(RNS) Atheists, agnostics or otherwise nonreligious people can be just as content and well-adjusted as their religious counterparts, according to a new study.
“The common assumption of greater religiosity relating to greater happiness and satisfaction is overly simplistic,” said Luke Galen, an associate professor of psychology at Grand Valley State University in Allendale, Mich., and author of the new report.
The Non-Religious Identification Survey was launched online, with primarily U.S. responders, according to Galen. In exploring “irreligious” people, the study claims to have complicated the stereotype that they are less emotionally stable or happy with their lives than believers.
Most of nonreligious people are male, well-educated, often unmarried and living alone, according to the report.
The study suggests that those who are absolutely sure, one way or the other, about the existence of God are most likely to be satisfied with their lives and emotionally stable. It’s the spiritual seekers who tend to be unstable, according to the report.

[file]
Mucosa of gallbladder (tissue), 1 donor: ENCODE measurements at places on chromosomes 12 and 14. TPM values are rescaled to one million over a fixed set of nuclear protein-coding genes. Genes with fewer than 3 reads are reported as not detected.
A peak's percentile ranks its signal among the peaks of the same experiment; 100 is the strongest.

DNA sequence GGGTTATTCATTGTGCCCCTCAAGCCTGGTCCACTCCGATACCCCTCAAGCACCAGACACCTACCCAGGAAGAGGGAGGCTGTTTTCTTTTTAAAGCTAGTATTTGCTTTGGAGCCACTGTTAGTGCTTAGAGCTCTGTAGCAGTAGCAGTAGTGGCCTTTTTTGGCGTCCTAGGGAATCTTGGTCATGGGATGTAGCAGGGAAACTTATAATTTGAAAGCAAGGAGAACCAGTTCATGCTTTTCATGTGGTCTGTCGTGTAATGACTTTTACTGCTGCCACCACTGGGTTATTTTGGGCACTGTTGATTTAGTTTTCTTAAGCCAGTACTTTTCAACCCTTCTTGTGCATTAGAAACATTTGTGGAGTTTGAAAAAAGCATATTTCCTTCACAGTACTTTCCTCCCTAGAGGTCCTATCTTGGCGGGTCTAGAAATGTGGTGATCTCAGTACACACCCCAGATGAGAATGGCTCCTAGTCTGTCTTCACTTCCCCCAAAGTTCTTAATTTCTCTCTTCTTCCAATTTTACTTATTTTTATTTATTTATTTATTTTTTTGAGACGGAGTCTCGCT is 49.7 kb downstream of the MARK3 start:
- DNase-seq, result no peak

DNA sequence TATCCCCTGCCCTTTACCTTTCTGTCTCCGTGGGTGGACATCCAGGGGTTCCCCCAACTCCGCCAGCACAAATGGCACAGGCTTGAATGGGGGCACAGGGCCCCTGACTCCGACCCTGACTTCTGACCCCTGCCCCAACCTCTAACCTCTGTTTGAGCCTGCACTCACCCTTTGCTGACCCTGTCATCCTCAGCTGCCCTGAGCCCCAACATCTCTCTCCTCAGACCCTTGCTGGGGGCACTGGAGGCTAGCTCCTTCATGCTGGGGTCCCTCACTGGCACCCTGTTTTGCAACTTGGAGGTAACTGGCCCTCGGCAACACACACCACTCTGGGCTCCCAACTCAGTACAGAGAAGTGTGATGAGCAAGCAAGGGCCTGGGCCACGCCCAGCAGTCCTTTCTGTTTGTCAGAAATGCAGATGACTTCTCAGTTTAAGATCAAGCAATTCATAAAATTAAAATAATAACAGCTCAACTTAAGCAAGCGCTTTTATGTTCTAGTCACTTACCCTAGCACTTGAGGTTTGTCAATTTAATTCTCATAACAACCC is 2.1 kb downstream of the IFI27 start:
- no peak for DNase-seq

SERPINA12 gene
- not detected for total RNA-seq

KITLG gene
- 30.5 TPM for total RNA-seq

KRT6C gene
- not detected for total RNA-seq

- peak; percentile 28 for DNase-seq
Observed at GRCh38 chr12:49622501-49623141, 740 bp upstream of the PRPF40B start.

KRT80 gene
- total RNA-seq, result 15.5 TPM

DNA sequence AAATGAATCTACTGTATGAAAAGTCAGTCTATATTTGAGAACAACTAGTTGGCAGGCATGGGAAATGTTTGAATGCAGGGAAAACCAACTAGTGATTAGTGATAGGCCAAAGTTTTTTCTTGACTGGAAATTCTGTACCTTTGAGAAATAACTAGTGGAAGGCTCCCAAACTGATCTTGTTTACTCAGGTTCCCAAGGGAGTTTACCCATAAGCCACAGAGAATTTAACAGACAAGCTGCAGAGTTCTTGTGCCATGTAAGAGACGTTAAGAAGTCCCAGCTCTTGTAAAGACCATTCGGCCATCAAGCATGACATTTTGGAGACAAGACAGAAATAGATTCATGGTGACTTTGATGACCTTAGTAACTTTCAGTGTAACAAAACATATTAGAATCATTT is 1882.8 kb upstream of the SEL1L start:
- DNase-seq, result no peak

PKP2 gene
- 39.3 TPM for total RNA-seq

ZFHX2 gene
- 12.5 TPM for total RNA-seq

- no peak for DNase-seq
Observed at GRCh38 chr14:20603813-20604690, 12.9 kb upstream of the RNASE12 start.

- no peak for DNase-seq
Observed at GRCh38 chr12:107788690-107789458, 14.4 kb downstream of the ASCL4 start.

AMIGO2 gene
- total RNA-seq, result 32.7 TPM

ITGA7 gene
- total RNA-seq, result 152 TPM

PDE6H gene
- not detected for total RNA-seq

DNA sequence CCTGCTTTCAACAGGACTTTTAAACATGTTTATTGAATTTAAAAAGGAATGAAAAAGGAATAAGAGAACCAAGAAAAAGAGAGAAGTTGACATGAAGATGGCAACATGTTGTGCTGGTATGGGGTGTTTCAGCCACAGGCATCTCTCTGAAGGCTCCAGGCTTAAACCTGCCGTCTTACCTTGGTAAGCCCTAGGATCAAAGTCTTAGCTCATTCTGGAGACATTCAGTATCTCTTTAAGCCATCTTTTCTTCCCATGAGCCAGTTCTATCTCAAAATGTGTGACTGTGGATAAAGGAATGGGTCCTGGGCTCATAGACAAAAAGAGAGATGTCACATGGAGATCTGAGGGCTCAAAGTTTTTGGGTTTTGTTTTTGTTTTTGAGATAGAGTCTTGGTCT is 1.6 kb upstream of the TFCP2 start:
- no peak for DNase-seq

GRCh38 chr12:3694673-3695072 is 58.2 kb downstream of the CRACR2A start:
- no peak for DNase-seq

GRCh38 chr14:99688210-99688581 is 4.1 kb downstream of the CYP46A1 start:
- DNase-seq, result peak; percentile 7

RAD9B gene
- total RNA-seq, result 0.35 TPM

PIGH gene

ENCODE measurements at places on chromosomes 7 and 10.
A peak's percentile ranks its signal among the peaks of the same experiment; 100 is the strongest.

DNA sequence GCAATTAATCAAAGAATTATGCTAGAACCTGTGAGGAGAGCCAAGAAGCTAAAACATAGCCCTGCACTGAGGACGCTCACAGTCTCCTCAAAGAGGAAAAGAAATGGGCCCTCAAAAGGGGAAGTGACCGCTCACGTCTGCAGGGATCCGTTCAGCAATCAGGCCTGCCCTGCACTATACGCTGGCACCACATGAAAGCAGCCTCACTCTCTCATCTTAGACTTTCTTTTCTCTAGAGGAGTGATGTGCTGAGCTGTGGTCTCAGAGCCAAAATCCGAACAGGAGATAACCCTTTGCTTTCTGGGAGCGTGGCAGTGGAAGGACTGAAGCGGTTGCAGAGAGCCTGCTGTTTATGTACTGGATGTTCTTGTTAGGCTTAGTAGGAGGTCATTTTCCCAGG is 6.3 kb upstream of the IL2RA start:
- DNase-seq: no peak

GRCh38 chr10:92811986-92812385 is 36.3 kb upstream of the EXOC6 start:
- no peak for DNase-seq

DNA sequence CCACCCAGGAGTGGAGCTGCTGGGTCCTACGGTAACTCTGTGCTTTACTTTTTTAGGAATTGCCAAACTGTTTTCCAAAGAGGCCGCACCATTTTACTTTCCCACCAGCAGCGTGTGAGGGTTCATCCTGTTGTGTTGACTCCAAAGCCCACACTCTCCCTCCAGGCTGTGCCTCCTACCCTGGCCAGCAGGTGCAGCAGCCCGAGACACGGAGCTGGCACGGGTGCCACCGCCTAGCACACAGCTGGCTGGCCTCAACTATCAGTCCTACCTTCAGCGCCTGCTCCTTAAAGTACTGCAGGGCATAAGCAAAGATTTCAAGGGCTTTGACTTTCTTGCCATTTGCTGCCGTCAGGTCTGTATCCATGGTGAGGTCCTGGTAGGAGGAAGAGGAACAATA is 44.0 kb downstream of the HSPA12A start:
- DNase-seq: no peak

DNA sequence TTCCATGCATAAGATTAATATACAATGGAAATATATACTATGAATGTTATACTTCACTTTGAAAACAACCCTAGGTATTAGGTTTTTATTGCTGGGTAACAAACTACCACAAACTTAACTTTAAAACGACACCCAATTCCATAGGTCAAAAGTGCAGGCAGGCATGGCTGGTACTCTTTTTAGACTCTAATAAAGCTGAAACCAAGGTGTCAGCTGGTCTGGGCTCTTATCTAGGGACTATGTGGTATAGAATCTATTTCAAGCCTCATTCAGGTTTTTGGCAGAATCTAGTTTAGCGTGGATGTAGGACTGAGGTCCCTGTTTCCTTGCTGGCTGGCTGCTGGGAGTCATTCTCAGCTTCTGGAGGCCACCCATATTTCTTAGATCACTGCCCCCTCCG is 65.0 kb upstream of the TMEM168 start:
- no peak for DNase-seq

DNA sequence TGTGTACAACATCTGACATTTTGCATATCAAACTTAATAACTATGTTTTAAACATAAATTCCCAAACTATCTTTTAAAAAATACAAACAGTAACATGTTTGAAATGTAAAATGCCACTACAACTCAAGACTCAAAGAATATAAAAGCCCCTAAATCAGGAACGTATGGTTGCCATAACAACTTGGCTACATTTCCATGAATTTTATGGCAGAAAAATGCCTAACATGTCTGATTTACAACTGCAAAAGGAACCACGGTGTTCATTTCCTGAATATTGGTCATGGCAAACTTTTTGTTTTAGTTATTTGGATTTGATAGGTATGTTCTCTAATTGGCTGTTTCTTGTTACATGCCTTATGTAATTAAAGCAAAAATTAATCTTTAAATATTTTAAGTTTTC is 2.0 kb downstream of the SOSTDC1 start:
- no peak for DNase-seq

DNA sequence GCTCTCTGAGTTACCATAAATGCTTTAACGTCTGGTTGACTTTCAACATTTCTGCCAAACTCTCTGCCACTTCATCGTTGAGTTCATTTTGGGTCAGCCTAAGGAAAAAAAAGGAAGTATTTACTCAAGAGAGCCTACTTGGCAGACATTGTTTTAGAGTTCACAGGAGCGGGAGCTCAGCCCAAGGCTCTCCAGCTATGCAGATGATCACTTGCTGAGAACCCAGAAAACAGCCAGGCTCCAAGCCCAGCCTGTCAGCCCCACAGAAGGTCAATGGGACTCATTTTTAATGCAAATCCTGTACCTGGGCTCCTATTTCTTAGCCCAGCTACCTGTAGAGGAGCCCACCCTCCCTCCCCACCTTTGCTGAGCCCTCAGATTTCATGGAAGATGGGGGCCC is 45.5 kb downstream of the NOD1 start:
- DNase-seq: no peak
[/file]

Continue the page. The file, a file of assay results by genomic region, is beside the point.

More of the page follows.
“Confident nonbelievers such as atheists were more emotionally well-adjusted relative to tentative nonbelievers,” says Galen’s report.
Among the survey’s respondents, 57 percent called themselves “atheist,” 24 percent “humanist,” 10 percent “agnostic,” and 2 percent “spiritual.”
Significant numbers of younger respondents identified themselves as “atheists,” a term that Galen said was not previously popular.
“The label ‘atheist’ appears to be becoming more common among younger individuals,” Galen said.
Religion News Service
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